DeSantis OKs $20 million to go to victims at Dozier, Okeechobee boys schools

Gov. Ron DeSantis Friday OK'd a process for hundreds of elderly men known as the White House Boys to apply for reparations for beatings and rapes they endured as children while in state custody.  

The governor signed the Dozier School for Boys and Okeechobee School Victim Compensation bill (HB 21), according to state Sen. Darryl Rouson, D-St. Petersburg, one of the bill's backers.

The measure provides $20 million to distribute among an estimated 400 survivors for "physical, mental, or sexual abuse" that occurred between 1940 and 1975 at the two facilities that have since been closed.

"I want to thank the governor and the Senate and House leadership for (bringing) closure in a small way to these men who've been coming to Tallahassee for decades, telling their stories," Rouson said in a phone interview on Friday.

"Money will never compensate them for the actual harm that they suffered and witnessed, but it'll go a long way towards closure and I'm finally glad that we have a law in place to create the process of them being able to (make a) claim for their damages," added Rouson, who had worked on the bill for years.

As men, White House Boys told their story

Investigators had concluded that nearly 100 boys died at Dozier, located in Marianna, between 1900 and 1973. University of South Florida archaeologists spent four years exhuming remains from 55 unmarked graves in overgrown woods on the abandoned campus.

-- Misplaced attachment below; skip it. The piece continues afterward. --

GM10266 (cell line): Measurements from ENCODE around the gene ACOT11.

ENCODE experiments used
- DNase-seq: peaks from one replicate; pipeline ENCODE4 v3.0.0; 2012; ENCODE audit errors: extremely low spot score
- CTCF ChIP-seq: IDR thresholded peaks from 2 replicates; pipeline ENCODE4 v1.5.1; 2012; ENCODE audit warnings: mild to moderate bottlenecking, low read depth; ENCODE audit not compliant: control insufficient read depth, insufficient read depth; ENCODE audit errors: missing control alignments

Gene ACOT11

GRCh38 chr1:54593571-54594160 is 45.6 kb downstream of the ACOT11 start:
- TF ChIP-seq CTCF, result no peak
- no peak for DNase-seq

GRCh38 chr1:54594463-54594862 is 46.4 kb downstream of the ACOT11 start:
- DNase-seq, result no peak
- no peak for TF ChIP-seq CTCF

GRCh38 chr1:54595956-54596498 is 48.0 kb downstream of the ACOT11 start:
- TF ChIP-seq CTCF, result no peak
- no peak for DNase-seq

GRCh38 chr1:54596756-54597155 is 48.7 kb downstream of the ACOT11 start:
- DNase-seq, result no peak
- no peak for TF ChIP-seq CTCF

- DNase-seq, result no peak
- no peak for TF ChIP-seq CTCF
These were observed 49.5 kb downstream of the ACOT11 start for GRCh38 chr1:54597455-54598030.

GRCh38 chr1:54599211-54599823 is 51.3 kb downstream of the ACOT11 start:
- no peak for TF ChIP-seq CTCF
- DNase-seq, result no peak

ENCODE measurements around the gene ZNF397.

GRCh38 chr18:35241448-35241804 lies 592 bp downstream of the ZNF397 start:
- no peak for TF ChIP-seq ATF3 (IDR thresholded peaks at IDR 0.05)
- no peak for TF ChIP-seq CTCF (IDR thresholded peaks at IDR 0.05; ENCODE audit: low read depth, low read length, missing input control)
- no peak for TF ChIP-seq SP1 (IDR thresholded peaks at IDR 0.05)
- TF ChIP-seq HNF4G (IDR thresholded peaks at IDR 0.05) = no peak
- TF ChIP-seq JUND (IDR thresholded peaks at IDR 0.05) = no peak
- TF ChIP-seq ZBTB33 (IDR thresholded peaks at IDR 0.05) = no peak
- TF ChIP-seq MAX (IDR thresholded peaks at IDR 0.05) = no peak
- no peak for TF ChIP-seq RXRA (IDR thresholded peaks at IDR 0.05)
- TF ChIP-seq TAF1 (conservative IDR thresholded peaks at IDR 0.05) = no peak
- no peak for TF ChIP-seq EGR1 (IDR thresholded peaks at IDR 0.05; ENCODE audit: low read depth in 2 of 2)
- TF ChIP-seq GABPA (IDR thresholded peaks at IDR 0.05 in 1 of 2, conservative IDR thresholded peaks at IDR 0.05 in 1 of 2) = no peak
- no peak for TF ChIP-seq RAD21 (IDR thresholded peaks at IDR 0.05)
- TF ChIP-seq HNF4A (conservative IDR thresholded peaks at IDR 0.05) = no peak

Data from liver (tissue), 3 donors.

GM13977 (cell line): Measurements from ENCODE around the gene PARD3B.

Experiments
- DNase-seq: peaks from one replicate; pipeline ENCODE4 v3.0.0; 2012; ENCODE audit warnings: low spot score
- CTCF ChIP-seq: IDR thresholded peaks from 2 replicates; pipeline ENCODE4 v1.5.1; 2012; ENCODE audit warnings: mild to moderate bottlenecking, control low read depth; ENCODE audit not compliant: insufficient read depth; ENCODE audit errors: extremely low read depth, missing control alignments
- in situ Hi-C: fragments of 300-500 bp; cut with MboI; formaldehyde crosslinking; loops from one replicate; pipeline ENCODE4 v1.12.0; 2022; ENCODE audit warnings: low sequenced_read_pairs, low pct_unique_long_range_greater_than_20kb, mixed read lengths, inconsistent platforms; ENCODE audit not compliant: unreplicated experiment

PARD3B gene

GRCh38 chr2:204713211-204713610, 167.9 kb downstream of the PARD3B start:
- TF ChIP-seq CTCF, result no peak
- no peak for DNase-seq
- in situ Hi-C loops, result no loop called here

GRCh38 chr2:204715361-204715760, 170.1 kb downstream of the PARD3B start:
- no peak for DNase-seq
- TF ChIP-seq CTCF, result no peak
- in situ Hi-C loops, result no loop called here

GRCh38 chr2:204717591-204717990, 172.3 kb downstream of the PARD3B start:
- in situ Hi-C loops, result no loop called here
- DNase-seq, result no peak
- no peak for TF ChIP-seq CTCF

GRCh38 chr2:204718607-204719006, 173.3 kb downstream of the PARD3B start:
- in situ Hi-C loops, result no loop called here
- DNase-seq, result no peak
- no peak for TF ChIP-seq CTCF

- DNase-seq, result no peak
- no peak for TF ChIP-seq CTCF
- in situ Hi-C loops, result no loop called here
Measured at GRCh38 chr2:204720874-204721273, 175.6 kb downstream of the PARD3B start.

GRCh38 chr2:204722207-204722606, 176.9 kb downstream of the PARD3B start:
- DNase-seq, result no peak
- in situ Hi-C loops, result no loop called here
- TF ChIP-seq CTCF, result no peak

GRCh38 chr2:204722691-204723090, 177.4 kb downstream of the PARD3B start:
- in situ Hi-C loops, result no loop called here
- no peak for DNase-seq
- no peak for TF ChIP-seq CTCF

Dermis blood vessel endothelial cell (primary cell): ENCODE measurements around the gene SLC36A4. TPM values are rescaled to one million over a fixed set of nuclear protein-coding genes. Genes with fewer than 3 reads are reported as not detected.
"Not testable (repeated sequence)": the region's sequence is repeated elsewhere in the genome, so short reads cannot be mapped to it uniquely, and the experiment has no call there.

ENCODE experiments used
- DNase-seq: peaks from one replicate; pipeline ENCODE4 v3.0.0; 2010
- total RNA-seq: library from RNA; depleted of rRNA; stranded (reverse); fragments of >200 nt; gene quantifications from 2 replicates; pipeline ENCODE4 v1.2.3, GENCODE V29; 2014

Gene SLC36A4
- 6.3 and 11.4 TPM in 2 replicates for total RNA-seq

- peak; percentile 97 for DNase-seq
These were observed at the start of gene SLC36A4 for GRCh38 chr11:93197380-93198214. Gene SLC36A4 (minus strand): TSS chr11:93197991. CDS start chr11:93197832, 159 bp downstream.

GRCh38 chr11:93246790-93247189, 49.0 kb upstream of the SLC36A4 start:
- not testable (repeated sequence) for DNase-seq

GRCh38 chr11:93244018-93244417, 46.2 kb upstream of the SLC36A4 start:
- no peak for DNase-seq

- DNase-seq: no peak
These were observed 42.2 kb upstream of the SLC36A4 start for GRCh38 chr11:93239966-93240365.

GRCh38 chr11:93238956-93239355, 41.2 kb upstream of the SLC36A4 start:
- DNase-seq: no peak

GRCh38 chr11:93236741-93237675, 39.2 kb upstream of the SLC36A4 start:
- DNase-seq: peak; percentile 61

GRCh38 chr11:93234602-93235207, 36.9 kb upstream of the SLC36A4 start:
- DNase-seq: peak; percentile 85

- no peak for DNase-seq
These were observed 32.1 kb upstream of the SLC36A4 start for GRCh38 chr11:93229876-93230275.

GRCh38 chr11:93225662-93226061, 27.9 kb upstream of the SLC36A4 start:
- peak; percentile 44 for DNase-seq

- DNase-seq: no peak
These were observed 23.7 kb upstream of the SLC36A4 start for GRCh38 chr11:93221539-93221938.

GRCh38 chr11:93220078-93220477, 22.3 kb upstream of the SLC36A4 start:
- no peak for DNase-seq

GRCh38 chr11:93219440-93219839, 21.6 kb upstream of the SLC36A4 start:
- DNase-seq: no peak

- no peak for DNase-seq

The Florida Legislature formally apologized to survivors of the abuse seven years ago, but attempts to provide compensation repeatedly failed until this year. “They kept putting stumbling blocks in front of us, but we didn’t give up,” said retired Army Ranger Capt. Bryan Middleton, just after the measure passed the Senate in March. “They beat our asses but, in the end, we beat them. That’s all. This (is) one of the greatest feelings.”  

Middleton was held at Dozier 1959-61. He became a Vietnam War Purple Heart recipient and in retirement teamed up with fellow victim Jerry Cooper and others to form the White House Boys Survivors Organization, named after the building where the abuse occurred. They organized in 2005 to seek recognition and justice for the abuse.  

“What they did to us would make you sick to the stomach,” Cooper, who died in 2022, told the USA TODAY Network-Florida in a 2020 interview.

Showing 1 comment

SNAP Network is a GuideStar Gold Participant